WARNING! If you have filed a trademark application in the U.S. Patent and Trademark Office (USPTO), it is likely that you will be the target of private companies who will try to confuse you into paying unnecessary fees.
Here’s how it works. Once your trademark application is filed, the information in the application and subsequent registration becomes public. Anyone with an Internet connection and some minimal knowledge can access and use that information in an attempt to trick you into paying unnecessary fees. The solicitations, which often use names that resemble the USPTO name, including “United States,” “U.S.,” “Trademark,” “Patent,” “ Registration,” “Office,” or “Agency,” may include offers for (1) legal services; (2) trademark monitoring services: (3) customs recordation services; and (4) “registration” in the company’s own private registry. In addition to having official-sounding names, the solicitations also mimic the look of official government documents by emphasizing official government data, such as the serial number, registration number, filing dates, etc. Many refer to other government agencies and the U.S. Code. Almost all of them require the payment of fees.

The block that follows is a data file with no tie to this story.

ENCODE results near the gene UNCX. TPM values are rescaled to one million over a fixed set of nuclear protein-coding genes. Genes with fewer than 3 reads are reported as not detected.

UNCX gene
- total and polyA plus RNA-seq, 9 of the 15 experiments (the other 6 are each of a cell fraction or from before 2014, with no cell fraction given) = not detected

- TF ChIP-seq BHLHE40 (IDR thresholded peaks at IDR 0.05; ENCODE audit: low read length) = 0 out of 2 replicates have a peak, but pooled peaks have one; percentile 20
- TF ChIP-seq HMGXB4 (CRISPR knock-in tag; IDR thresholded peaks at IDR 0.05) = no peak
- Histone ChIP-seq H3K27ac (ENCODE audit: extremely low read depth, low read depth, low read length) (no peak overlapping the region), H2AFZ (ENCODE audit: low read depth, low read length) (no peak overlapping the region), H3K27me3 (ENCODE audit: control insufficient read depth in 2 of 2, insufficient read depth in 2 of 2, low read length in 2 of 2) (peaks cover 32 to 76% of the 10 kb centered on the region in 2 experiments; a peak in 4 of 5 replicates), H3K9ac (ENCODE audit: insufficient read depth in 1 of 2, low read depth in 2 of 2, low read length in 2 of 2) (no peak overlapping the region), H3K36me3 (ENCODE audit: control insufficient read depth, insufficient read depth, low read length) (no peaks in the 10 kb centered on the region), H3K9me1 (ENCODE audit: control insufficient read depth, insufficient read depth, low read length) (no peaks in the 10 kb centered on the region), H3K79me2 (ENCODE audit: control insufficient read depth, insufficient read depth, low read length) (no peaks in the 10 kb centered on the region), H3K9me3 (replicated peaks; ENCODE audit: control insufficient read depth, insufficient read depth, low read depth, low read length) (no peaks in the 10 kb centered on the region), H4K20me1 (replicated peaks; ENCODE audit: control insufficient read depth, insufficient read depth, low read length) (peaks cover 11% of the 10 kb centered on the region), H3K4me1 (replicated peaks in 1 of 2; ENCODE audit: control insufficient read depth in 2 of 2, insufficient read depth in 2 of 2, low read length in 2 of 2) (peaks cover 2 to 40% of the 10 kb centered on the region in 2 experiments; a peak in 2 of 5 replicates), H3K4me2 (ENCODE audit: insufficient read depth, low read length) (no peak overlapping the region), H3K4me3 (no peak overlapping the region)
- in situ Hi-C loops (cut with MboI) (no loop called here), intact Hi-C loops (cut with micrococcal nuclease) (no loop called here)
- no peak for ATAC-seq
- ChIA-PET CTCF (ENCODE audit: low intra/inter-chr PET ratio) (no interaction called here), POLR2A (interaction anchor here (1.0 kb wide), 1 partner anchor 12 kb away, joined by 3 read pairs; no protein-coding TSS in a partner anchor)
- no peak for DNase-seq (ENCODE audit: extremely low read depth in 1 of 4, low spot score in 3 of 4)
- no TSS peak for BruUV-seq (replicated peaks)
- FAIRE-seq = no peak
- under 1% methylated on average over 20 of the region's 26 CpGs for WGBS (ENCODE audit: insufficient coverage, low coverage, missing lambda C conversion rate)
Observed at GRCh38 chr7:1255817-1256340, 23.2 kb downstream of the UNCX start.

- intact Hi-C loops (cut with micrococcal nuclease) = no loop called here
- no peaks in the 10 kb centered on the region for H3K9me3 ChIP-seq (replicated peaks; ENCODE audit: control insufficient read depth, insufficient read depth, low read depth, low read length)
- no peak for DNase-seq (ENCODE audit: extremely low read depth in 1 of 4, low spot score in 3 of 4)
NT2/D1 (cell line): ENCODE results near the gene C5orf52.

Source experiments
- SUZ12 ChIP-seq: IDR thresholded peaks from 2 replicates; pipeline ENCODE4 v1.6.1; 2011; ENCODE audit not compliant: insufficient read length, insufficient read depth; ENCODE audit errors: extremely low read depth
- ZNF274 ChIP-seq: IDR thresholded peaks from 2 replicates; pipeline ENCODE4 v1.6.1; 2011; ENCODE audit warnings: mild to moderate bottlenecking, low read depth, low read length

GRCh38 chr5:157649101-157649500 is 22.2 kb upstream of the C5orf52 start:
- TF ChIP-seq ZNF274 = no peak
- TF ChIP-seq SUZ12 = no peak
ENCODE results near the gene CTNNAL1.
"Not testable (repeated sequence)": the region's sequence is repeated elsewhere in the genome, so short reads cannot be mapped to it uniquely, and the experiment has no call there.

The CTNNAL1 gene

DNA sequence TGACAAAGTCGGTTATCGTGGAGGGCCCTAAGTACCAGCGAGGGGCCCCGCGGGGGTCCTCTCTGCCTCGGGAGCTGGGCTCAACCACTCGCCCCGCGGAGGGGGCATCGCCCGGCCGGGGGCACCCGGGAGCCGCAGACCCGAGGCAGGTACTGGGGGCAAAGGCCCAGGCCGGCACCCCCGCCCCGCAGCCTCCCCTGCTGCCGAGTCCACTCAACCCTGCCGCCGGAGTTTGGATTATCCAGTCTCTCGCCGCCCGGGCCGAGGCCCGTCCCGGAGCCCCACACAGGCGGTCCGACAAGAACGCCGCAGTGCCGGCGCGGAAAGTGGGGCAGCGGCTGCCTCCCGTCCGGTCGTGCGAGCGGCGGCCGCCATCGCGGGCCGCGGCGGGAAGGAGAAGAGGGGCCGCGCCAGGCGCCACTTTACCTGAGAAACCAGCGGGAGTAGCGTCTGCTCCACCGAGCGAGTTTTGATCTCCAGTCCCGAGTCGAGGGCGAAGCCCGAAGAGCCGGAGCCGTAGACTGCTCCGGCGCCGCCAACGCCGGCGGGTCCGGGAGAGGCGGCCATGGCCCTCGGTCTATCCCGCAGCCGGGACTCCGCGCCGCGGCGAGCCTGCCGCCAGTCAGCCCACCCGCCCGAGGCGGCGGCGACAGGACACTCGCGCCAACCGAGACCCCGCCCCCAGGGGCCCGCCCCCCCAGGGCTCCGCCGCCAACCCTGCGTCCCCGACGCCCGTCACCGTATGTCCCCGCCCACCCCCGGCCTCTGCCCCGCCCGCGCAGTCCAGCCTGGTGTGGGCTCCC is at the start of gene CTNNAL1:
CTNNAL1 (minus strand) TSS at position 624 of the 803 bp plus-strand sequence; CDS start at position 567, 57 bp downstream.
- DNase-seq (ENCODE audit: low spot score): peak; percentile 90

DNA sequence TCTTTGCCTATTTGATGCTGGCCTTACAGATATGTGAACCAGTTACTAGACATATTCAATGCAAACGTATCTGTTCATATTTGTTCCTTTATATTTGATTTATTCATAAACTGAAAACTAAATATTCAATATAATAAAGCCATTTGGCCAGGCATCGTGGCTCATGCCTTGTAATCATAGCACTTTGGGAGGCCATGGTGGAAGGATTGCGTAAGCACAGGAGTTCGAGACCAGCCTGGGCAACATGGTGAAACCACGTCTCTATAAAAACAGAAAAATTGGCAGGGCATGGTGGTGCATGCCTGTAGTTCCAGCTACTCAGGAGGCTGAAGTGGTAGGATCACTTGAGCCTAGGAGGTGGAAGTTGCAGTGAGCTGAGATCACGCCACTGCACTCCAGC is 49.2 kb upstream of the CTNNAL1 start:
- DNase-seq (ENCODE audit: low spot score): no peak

Unfortunately, most of the services offered by these companies are unnecessary and duplicate what the USPTO does for free. In those situations where the offer may be for legitimate services (e.g., trademark monitoring services), the solicitation nevertheless attempts to confuse the recipient into believing that the services are required rather than merely optional.
The USPTO has a warning on its website about these solicitations at http://www.uspto.gov/trademarks-getting-started/non-uspto-solicitations, and includes the following list of repeat offenders (clicking on the offender will take you to a sample solicitation).
It is to be noted that these entities are constantly changing their names and addresses, so the above list is not comprehensive.
How do you know what notices are legitimate? Before paying any trademark-related fees, verify that the document is from the only governmental entity that is authorized to contact you regarding your U.S. application or registration: the USPTO. Of course, if our firm has filed the trademark application on your behalf and/or is maintaining your registrations, all notifications regarding your applications and registrations will come from us, unless we have specifically worked out other arrangements. When in doubt, please feel free to contact us about documents of questionable authenticity or merit that are related to your trademarks.